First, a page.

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Tennessee Department of Health says Women need to Make Health a Top Priority


Tennessee Department of HealthNashville, TN – The Tennessee Department of Health joins the U.S. Department of Health and Human Services Office of Women’s Health in celebrating National Women’s Health Week May 12th – 18th, 2019.

This nationwide initiative brings awareness to the importance of women’s health and empowers women to take small, manageable steps for longer, healthier and happier lives.

National Women's Health Week is May 12th-18th, 2019.

National Women’s Health Week is May 12th-18th, 2019.

“So often as women we put the health and wellness of our loved ones first, but it’s never too early or late for women to make time for their own health,” said Tennessee Health Commissioner Lisa Piercey, MD, MBA, FAAP. “During National Women’s Health Week, we urge women to talk with their health care providers about which screenings and tests are right for them, when they should have them and how often.”

Simple steps to take charge of your own health include engaging in healthy behaviors such as avoiding smoking; wearing a seatbelt and not texting while driving; paying attention to mental health, including managing stress and getting enough sleep and visiting a health care professional for regular checkups and preventive screenings.

Avoid Smoking

The leading cause of death for women in Tennessee continues to be heart disease, which claimed more than 7,000 women’s lives in 2017. The second leading cause of death for women in Tennessee is cancer, followed by chronic lower respiratory disease. Tobacco use is a major risk factor for these and other diseases. In 2017, 21 percent of adult women in Tennessee were current smokers.

TDH provides the Tennessee Tobacco QuitLine counseling service at no charge to all Tennesseans who want to stop tobacco use. Free nicotine replacement patches are also offered through the QuitLine. For more information, contact the QuitLine at 1.800.QUIT.NOW or visit the website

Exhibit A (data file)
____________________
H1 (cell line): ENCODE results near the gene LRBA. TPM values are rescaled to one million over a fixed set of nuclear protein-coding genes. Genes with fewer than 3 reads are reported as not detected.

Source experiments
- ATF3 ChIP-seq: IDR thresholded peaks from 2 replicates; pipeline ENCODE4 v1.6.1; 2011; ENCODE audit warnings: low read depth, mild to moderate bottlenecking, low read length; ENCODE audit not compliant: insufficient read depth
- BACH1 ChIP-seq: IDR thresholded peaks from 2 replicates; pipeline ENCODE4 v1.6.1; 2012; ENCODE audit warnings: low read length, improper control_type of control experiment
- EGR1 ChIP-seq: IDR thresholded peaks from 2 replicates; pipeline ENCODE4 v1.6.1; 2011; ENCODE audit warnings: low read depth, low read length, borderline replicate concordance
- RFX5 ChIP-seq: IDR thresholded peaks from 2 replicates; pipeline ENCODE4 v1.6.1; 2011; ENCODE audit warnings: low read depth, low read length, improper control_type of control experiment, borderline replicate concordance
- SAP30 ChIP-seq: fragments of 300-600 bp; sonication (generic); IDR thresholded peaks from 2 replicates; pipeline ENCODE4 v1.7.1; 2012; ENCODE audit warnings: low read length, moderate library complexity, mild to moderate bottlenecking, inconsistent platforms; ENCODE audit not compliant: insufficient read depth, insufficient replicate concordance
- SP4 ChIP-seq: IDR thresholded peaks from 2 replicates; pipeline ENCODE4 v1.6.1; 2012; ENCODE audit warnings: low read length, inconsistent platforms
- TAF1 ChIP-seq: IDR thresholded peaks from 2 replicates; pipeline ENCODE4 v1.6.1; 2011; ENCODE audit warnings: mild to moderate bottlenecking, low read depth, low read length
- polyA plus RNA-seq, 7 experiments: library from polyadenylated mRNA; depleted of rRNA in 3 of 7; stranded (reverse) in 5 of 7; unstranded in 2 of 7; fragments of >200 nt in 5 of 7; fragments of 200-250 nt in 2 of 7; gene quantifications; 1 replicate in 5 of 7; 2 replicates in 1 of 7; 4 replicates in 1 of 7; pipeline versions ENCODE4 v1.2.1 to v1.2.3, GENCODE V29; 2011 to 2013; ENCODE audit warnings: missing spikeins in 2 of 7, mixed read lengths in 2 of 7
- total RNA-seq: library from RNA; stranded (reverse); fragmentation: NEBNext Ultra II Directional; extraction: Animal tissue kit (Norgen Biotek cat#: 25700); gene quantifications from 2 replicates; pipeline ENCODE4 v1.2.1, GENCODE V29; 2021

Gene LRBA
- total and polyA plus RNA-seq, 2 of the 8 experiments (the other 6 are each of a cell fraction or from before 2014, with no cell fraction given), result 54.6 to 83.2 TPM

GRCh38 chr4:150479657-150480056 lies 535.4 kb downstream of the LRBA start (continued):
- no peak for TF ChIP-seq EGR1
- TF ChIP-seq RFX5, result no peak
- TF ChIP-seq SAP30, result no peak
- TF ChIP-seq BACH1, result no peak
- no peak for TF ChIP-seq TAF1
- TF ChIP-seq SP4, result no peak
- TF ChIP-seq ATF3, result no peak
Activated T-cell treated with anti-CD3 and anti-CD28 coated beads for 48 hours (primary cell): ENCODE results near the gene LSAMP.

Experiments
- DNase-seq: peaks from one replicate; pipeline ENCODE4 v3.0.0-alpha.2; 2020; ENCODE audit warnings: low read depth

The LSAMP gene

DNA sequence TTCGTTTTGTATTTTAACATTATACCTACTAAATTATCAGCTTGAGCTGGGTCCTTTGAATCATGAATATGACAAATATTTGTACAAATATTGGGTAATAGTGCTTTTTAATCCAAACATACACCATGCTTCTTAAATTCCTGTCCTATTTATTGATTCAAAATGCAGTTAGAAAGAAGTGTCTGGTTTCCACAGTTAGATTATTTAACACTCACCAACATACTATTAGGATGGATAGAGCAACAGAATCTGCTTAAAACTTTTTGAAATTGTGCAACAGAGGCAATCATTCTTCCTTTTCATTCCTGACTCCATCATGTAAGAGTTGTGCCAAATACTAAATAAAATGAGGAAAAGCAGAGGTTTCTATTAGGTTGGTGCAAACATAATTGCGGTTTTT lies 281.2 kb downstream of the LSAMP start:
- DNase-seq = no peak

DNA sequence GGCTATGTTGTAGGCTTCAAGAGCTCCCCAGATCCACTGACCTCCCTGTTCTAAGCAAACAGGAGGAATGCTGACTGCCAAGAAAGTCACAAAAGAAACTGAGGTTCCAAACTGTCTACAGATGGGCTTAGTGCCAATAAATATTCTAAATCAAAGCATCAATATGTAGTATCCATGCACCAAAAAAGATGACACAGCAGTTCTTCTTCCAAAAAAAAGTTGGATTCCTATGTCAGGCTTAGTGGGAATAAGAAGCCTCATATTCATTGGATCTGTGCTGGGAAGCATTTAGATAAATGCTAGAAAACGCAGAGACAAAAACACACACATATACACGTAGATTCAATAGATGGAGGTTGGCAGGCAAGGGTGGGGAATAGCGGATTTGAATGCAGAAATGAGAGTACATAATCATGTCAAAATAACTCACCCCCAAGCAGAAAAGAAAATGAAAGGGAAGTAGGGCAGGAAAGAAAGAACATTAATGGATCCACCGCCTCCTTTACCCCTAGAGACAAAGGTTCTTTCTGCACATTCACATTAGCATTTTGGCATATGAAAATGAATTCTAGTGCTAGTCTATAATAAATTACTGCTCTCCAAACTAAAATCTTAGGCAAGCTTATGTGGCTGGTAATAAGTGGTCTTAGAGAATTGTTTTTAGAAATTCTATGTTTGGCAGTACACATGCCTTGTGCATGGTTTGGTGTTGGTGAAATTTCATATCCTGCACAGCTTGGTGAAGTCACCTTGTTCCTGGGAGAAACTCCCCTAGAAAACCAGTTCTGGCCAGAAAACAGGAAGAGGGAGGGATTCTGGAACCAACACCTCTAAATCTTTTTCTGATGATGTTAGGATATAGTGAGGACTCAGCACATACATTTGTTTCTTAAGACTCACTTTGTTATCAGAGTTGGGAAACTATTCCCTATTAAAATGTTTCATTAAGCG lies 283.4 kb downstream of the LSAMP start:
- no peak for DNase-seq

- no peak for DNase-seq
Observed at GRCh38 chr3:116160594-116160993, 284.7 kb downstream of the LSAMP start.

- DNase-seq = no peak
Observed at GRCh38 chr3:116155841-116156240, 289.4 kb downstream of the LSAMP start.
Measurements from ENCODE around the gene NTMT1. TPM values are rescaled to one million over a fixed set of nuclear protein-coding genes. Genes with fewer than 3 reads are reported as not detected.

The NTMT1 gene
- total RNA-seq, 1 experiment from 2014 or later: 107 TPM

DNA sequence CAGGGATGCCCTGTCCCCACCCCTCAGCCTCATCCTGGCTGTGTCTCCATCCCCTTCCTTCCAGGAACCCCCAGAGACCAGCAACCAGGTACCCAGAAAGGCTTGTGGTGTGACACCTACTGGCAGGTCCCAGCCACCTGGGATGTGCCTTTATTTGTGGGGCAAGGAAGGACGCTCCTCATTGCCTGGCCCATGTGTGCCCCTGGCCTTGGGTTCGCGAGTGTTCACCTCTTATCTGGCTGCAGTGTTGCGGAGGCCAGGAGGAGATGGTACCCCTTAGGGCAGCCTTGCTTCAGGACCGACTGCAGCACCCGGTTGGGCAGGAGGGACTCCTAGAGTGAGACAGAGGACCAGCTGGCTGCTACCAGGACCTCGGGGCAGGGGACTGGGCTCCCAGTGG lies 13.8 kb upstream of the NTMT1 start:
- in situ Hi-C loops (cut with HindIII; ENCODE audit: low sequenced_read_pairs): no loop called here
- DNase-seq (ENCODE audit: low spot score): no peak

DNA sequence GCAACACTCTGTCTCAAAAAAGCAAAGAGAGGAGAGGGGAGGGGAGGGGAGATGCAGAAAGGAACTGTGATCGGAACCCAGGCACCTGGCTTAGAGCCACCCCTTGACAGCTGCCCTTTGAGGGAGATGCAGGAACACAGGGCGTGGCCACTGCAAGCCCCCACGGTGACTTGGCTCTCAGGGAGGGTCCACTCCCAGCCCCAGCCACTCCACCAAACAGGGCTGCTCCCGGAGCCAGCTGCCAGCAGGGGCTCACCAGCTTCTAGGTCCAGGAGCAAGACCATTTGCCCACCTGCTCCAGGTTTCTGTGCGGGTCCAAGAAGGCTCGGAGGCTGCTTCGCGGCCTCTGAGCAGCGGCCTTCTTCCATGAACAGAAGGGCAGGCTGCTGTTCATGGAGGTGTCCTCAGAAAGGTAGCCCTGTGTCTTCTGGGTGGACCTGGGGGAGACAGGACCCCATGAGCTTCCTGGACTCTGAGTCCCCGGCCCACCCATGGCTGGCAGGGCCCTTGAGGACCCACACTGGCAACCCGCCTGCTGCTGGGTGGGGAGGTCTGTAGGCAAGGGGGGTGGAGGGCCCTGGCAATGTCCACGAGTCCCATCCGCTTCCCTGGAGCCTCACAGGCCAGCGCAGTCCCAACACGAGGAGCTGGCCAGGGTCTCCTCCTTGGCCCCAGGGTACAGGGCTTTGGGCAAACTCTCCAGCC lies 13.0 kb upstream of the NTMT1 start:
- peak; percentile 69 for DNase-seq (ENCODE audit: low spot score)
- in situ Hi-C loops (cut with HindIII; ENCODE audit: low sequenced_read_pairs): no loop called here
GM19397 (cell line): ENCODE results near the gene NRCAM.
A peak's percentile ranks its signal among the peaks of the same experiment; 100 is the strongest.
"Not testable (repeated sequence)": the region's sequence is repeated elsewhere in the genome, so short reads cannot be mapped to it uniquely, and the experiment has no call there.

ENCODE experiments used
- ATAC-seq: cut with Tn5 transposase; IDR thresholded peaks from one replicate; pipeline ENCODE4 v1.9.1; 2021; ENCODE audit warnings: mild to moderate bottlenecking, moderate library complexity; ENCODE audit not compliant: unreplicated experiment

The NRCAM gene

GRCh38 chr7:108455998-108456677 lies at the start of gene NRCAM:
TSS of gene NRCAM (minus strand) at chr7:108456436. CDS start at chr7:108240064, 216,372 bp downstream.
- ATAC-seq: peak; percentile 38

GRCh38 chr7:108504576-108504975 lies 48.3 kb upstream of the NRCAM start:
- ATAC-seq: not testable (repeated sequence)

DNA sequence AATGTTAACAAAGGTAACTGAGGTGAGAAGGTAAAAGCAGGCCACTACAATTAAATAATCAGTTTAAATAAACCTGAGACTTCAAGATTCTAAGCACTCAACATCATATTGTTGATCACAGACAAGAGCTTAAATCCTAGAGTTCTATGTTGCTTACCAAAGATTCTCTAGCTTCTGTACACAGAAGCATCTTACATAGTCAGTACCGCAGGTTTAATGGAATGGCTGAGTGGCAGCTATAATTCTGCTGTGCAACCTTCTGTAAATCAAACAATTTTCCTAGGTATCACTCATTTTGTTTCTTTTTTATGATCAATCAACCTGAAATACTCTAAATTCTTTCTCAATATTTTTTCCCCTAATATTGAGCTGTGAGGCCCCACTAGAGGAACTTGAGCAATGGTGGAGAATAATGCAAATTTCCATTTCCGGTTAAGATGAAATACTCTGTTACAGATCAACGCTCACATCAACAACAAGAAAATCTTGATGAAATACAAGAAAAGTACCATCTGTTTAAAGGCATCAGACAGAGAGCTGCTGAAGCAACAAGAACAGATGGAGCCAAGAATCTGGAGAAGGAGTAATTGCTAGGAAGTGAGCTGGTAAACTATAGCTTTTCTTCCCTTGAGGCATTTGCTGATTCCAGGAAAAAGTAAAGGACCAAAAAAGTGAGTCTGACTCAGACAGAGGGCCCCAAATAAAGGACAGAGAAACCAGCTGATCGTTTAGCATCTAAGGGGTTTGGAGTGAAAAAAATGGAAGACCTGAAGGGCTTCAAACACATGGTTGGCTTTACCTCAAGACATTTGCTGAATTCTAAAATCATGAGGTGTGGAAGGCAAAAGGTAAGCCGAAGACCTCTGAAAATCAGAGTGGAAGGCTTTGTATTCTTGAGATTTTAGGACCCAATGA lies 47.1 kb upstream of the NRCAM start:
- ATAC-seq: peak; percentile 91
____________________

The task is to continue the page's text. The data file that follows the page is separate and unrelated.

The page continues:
Pay Attention to Mental Health

Substance abuse and misuse also take a heavy toll on Tennessee women. More than 700 women in Tennessee died from drug overdose in 2017. While women in the state have lower rates of drug overdose deaths than men, they have a higher rate of outpatient visits and hospital stays for nonfatal drug overdoses.

Learn more about substance use disorders among women at

Information on addictions and referrals for treatment are available by calling the Tennessee REDLINE at 1.800.889.9789.


Get Checkups and Preventive Screenings

Tennessee women are encouraged to talk with a health care provider to evaluate their current health status, discuss preventive screenings such as mammograms and Pap smears and make plans for health improvement.

TDH offers a variety of women’s health services including family planning and breast and cervical cancer screenings; contact your local health department for information on services available in your area. Learn about planning your health care visit at




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